St Martin's Chapel, Broadnymett


Heritage Category: Scheduled Monument

List Entry Number: 1020267

Date first listed: 14-Jan-1959

Date of most recent amendment: 24-Apr-2002


Ordnance survey map of St Martin's Chapel, Broadnymett
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The building or site itself may lie within the boundary of more than one authority.

County: Devon

District: West Devon (District Authority)

Parish: North Tawton

National Grid Reference: SS 70235 00942


Legacy Record - This information may be included in the List Entry Details.

Reasons for Designation

A medieval chapel is a building, usually rectangular, containing a range of furnishings and fittings appropriate for Christian worship in the pre- Reformation period. Chapels were designed for congregational worship and were generally divided into two main parts: the nave, which provided accommodation for the laity, and the chancel, which was the main domain of the priest and contained the principal altar. Around 4000 parochial chapels were built between the 12th and 17th centuries as subsidiary places of worship built for the convenience of parishioners who lived at a distance from the main parish church. Other chapels were built as private places of worship by manorial lords and lie near or within manor houses, castles or other high-status residences. Chantry chapels were built and maintained by endowment and were established for the singing of masses for the soul of the founder. Some chapels possessed burial grounds. Unlike parish churches, the majority of which remain in ecclesiastical use, chapels were often abandoned as their communities and supporting finances declined or disappeared. Many chantry chapels disappeared after the dissolution of their supporting communities in the 1540s. Chapels, like parish churches, have always been major features of the landscape. A significant number of surviving examples are identified as being nationally important. The sites of abandoned chapels, where positively identified, are particularly worthy of statutory protection as they were often left largely undisturbed and thus retain important information about the nature and date of their use up to their abandonment.

St Martin's Chapel, Broadnymett is a well-preserved, fully roofed structure which retains many of its original features. Once an important focal point of a small and predominantly poor parish, it is now all that remains since this parish was absorbed into North Tawton.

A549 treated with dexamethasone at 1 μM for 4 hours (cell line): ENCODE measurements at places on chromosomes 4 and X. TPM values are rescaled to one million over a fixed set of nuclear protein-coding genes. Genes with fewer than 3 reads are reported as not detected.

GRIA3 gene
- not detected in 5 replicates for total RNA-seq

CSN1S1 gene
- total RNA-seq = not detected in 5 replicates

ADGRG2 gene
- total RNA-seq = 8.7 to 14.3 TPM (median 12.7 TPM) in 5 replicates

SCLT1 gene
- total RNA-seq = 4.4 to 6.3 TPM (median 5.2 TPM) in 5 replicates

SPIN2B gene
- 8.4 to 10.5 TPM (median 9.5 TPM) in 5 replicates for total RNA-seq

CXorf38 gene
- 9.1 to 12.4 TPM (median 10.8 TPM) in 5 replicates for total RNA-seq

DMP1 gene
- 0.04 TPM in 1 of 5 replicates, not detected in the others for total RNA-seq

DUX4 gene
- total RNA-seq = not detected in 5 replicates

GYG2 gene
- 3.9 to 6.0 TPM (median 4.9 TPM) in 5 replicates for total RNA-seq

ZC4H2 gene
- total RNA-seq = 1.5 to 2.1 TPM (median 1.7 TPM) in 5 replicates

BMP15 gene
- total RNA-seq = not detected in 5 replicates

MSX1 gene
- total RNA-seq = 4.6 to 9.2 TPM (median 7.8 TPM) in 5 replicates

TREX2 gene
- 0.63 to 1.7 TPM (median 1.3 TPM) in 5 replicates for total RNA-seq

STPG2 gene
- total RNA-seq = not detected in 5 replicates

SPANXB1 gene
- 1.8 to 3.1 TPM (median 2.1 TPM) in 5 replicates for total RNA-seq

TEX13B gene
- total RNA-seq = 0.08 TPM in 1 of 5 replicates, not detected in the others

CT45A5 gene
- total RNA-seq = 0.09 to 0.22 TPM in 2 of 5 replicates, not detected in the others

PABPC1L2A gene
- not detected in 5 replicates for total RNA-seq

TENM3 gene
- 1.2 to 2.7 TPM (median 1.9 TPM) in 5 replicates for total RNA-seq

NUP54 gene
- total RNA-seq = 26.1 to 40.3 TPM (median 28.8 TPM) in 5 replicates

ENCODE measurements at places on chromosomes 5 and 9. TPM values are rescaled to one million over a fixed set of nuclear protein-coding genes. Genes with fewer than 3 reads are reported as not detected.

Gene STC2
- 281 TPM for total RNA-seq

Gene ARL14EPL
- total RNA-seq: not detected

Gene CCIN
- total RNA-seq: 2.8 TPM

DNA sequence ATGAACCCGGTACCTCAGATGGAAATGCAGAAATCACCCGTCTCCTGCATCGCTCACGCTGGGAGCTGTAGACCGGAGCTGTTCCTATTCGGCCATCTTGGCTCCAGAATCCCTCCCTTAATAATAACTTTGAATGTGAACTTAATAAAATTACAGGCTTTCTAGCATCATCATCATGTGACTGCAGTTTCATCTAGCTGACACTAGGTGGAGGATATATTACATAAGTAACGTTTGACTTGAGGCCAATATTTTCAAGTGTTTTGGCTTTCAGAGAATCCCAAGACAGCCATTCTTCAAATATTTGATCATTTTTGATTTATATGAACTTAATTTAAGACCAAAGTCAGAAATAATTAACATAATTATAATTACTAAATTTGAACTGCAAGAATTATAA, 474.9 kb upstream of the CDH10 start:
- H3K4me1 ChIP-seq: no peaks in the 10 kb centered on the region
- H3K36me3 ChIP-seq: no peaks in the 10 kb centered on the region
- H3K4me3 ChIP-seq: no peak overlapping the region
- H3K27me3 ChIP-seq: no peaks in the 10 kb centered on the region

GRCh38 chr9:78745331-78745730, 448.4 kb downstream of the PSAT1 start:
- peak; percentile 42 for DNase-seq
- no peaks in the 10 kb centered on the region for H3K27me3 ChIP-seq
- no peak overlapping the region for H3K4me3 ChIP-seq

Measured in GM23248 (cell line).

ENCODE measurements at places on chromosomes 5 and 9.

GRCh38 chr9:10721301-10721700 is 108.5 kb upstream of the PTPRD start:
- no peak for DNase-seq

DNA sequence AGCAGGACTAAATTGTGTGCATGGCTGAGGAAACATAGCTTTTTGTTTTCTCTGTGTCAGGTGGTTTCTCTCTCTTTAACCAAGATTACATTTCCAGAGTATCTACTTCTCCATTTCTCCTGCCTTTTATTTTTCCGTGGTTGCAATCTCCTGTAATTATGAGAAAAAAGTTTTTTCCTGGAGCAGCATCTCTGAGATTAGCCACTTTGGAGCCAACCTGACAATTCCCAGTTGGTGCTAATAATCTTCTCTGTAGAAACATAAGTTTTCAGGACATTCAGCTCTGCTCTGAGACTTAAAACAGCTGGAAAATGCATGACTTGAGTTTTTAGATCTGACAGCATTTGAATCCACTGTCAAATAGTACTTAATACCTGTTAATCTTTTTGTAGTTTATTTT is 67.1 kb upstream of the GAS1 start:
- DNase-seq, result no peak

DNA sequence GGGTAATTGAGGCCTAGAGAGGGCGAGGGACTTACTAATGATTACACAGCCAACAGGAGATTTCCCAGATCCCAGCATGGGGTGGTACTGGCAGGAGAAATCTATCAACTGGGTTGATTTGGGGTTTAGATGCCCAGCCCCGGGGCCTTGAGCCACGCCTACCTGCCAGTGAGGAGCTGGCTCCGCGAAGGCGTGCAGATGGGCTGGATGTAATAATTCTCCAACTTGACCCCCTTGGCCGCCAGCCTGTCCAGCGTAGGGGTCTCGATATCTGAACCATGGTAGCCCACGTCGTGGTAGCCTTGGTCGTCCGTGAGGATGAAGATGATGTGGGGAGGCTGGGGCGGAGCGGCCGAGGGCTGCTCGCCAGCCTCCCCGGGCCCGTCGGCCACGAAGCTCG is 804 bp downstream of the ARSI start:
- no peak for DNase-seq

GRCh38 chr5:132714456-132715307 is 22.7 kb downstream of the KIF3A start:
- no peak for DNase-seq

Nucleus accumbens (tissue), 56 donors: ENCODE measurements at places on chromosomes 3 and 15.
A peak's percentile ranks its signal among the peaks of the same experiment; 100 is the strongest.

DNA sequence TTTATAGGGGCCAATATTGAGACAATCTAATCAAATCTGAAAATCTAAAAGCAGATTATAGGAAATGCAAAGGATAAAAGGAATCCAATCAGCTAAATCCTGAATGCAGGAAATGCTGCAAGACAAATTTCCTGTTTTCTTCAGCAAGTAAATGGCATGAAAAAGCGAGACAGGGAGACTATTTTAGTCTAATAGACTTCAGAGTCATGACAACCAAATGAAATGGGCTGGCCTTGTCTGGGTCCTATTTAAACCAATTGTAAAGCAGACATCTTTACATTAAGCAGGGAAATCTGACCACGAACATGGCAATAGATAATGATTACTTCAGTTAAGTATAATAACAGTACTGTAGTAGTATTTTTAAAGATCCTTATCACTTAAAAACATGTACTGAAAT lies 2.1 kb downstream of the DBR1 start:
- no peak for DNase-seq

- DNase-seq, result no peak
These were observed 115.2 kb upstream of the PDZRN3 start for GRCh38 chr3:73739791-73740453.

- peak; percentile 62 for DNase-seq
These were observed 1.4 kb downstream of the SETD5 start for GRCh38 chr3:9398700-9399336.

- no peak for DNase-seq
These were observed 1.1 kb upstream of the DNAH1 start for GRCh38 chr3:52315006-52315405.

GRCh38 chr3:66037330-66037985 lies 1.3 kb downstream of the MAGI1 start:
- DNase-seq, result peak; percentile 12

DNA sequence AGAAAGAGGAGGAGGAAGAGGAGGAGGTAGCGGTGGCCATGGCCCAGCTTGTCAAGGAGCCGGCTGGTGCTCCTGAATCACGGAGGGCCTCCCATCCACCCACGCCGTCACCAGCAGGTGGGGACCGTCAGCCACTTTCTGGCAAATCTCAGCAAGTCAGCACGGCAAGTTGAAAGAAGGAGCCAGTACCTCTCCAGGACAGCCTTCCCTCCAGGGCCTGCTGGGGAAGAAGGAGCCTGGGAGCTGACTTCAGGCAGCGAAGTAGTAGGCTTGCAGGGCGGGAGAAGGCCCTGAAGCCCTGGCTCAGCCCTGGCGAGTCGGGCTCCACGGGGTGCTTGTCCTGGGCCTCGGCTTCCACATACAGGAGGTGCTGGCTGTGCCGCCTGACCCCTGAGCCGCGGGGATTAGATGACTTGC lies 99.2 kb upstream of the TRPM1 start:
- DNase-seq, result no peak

Legacy Record - This information may be included in the List Entry Details.


This monument includes a chapel, probably of late 13th century date with a 17th century porch and an immediately adjacent 14th century stone cross, situated within the hamlet of Broadnymett overlooking the valley of the River Yeo. Originally, the chapel lay within a walled garden, which is now largely incomplete, connected with the nearby residence. The chapel, which is Listed Grade II*, is no longer used for worship. The monument survives as a single celled, rectangular building which measures 14.1m long by 4.1m wide internally, and stands to its full original height with rubble walls and a slate roof. At the western end is a bell-cote, although the bell is missing, while on the southern side is a small ashlar porch. There are no windows on the northern side of the chapel, just one small putlog hole. On the southern side there are three single light windows and one triple light, while the eastern end has a triple lancet window. The doorway is round headed with simple moulding. Both door jambs have single stone carvings of a circle and incised cross design. The wooden door itself is probably 17th century and has short hinges and lozenge shaped studs. The original timber lintel to the outer door of the porch has now been replaced with brick. Internally the chapel has an undecorated common rafter wagon roof, above which are pegged wooden boards which form a lining beneath the slates. There are also some crenellated wooden wall plates. A large proportion of apparently plain medieval floor tiles remain in place, especially close to the door and where they appear to define the altar area. Simple whitewashed plaster is also apparent on much of the internal walls. Marks on this plaster indicate the position of the original screen. No other internal fixtures and fittings survive. At the north eastern end of the chapel immediately adjacent to the corner of the building stands a cross shaft. The head and arms are missing but the shaft is octagonal in section, tapers upwards and stands up to 1.7m high. The cross has metal gate hanging brackets attached to it, although these do not support a gate. The chapel originally served the parish of Broadnymett, which consisted of only 42 acres (about 67ha). The earliest recorded chaplain died in 1332. The surface of the access road immediately to the east of the chapel is excluded from the scheduling, where it falls within the chapel's 2m protective margin, although the ground beneath this feature is included.

MAP EXTRACT The site of the monument is shown on the attached map extract. It includes a 2 metre boundary around the archaeological features, considered to be essential for the monument's support and preservation.


The contents of this record have been generated from a legacy data system.

Legacy System number: 34285

Legacy System: RSM


Devon County Sites and Monuments Register, SS70SW9, (1996)

End of official listing